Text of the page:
What Kate gives to the World is a book that is a brave, frank and honest, as well as moving, there is humour here that comes through.Read more ›
Most Recent Customer Reviews
I read this book two years after losing my mother to cancer. Often reading it I would reflect on what she would have written, and also what I would be saying if I was in the... Read morePublished 1 month ago by lilminx123
I know this was a memoir, not a novel and I feel bad for not liking it given the subject matter. It was just a chore to read and for all its wordiness, it actually told me very... Read morePublished 2 months ago by cheech77
Loved this book. Really puts life into perspective, and it was very well written. Aside from her illness she also talks in depth about her life and career which is also very... Read morePublished 2 months ago by Emily
Ostensibly addressed to the author's two young sons, this must be one of the hardest books to review because the writer was in such a heart-breaking situation, writing almost up... Read morePublished 4 months ago by Grylla S. Noab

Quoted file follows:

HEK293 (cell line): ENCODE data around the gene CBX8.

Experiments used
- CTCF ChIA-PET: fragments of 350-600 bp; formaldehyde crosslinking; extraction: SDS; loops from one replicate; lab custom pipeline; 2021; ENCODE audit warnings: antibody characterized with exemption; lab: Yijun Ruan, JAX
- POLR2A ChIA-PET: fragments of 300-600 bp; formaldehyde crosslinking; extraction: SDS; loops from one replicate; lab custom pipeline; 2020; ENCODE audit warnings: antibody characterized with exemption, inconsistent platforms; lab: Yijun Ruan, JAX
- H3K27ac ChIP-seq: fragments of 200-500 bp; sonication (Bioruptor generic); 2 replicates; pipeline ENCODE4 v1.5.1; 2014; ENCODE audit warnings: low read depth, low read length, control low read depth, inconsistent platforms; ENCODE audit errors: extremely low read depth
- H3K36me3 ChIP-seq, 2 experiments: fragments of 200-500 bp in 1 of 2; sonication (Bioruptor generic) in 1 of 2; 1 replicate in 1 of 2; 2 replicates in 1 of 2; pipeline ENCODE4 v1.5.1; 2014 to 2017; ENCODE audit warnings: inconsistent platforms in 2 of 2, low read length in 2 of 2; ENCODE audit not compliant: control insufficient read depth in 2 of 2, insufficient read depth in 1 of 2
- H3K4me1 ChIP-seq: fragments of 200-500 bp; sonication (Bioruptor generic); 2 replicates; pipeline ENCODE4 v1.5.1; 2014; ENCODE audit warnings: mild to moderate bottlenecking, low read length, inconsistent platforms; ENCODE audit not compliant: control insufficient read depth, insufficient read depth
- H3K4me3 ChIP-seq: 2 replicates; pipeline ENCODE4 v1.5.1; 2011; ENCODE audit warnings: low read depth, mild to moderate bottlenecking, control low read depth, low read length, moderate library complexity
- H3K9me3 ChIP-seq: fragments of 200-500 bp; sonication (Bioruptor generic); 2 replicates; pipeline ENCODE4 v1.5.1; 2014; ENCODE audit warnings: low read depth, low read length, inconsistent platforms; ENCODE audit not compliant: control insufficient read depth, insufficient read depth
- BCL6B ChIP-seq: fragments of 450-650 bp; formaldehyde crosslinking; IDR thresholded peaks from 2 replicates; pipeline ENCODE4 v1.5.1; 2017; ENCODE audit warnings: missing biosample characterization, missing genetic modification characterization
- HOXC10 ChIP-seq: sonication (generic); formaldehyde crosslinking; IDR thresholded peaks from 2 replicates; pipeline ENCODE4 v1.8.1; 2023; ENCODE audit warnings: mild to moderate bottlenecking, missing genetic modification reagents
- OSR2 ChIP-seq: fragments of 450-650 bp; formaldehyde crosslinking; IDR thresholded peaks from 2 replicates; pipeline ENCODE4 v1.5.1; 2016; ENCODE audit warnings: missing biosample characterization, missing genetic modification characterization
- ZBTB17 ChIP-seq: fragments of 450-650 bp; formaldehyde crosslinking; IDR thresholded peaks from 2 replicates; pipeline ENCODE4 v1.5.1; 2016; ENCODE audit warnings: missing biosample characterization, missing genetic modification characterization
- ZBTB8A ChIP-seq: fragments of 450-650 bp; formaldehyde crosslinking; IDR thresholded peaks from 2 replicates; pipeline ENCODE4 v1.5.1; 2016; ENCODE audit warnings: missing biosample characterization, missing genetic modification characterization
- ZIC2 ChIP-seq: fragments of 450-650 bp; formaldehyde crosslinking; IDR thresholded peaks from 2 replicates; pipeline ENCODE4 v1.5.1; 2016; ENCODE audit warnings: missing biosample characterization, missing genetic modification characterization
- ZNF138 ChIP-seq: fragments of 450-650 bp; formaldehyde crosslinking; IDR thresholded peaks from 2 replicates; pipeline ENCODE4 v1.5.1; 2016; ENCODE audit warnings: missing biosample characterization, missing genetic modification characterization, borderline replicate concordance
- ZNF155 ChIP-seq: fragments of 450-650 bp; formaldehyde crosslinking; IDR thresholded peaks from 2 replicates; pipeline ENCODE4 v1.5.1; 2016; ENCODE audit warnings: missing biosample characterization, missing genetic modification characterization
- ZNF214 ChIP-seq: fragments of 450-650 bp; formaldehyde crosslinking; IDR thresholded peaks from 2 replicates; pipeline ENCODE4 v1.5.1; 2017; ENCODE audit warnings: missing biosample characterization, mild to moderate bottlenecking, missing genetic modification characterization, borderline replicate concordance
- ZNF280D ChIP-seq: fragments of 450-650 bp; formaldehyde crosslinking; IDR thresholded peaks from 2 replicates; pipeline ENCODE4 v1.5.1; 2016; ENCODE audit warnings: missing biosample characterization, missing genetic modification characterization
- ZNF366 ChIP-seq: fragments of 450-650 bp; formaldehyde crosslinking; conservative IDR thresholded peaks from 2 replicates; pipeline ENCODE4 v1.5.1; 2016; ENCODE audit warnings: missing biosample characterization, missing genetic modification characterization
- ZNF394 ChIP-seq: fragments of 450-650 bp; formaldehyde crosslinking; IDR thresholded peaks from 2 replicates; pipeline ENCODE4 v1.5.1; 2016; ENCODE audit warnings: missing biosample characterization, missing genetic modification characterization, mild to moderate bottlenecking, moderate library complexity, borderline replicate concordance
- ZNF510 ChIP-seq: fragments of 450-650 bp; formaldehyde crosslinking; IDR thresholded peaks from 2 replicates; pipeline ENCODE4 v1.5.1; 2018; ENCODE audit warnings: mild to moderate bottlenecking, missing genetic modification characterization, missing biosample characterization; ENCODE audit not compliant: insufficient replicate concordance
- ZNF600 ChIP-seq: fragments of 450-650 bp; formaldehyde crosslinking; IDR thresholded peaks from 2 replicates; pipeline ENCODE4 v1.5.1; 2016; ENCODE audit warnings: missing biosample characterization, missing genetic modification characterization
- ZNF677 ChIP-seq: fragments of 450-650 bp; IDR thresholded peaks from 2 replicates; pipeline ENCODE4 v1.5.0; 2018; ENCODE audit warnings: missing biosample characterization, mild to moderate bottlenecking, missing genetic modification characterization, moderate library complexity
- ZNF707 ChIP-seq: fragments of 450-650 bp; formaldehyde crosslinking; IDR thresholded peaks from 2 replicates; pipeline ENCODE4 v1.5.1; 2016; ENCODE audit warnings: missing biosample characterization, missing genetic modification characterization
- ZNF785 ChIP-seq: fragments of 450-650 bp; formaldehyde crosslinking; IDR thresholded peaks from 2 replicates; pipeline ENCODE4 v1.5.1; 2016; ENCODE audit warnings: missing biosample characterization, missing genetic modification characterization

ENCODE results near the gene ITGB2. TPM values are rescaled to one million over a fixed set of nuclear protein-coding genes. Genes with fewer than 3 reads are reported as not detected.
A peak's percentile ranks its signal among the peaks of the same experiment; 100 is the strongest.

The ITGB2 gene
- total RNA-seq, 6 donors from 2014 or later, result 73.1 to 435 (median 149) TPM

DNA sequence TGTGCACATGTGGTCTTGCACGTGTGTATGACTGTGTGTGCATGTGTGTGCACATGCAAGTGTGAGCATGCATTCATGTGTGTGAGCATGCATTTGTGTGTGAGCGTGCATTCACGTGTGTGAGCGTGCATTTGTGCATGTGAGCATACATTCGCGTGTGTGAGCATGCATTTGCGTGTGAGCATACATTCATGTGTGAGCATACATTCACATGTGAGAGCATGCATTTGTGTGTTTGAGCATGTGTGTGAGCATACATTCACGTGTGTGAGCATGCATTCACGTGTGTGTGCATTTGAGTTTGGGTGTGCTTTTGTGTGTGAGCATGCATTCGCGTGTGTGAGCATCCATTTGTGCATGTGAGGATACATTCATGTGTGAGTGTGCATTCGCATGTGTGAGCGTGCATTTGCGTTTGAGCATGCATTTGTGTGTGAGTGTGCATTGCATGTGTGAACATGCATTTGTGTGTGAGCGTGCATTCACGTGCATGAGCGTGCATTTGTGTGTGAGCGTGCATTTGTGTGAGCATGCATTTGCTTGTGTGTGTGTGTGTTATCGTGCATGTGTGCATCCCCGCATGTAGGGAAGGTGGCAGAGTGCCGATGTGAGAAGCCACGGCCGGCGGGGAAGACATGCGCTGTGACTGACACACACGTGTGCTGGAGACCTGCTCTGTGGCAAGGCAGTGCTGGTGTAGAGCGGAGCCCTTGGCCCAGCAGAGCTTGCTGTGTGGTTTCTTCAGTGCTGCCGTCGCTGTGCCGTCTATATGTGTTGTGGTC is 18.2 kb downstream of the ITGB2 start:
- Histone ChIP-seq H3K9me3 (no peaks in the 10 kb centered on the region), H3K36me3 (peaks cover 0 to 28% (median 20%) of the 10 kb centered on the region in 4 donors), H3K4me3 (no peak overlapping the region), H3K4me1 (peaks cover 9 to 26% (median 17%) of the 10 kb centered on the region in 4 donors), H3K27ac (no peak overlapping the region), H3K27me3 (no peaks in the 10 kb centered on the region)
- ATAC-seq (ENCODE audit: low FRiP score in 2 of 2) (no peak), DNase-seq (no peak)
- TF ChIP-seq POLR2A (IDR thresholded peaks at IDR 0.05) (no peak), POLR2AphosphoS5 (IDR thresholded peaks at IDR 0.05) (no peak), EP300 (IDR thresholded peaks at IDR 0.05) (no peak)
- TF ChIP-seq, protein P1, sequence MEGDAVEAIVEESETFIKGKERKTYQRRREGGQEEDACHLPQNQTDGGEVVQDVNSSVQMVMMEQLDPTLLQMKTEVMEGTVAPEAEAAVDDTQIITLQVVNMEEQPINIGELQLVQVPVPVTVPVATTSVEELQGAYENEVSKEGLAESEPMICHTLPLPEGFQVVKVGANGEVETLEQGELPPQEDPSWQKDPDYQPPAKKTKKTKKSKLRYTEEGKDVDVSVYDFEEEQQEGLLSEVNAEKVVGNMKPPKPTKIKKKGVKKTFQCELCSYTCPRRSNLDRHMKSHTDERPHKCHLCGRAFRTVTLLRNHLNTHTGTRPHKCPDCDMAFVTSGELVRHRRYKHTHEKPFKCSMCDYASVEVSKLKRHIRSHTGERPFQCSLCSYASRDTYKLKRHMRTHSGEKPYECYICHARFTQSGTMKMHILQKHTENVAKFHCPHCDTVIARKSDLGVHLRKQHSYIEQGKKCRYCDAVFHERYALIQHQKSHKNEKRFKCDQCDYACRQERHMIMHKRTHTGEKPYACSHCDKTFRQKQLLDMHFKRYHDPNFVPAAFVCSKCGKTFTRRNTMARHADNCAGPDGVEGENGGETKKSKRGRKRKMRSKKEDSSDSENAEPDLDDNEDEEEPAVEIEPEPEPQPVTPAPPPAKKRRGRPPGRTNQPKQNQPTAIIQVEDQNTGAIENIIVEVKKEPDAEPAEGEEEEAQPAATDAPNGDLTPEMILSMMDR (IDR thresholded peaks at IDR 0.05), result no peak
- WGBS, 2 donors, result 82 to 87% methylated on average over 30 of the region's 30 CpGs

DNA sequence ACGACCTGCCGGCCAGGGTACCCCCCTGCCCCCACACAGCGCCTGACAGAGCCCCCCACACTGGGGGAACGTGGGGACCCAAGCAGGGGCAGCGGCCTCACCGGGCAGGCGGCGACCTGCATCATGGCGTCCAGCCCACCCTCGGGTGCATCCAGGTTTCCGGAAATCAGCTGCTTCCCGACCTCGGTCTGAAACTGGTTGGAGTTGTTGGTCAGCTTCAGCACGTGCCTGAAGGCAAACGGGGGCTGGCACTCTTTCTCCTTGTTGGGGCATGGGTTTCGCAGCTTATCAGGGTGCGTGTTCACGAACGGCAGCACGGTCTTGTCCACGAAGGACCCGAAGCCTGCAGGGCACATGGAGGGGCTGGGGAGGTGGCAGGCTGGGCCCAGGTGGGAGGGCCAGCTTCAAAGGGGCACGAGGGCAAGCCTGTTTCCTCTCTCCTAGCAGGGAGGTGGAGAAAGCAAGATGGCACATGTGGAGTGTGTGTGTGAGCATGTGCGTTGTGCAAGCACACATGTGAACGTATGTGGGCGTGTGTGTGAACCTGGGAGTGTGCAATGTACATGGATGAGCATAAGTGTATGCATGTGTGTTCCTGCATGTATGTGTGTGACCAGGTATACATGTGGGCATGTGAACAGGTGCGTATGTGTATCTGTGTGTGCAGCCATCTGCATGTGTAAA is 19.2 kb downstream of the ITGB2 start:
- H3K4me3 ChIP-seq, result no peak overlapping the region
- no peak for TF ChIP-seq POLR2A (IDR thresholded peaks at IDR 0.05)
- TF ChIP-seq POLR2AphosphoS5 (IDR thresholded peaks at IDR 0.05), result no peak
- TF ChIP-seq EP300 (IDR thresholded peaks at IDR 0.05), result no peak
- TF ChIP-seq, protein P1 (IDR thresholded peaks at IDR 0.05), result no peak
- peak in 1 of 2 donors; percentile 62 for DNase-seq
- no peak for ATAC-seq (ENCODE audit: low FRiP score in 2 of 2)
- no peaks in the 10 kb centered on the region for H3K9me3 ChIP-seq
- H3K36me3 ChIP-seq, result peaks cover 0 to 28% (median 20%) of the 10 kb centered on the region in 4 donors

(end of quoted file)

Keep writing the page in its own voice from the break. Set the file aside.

This is a good book. It is well written, thoughtful and well worth reading by anyone involved in any way with terminal disease. Read morePublished 4 months ago by Sid Nuncius
This is a truly moving and inspiring book. You know how it's going to end when you start it, and it doesn't make it any less heartbreaking when it happens. Read morePublished 5 months ago by LBray
I didn't find it as mind-blowingly inspiring as others have but maybe that's just my life experiences gettingin the way. Well-written, though, and without self-pity.Published 6 months ago by Amazon Customer
Loved this book because it is about Kate's life and her career and her lovely family. Never a mention of gruelling treatments or cancer wards which I am sure Kate had her fair... Read morePublished 6 months ago by GillyC
Lovely, well written book. The love Kate has for her family shines through. A wonderful gift for her boys.Published 6 months ago by Anon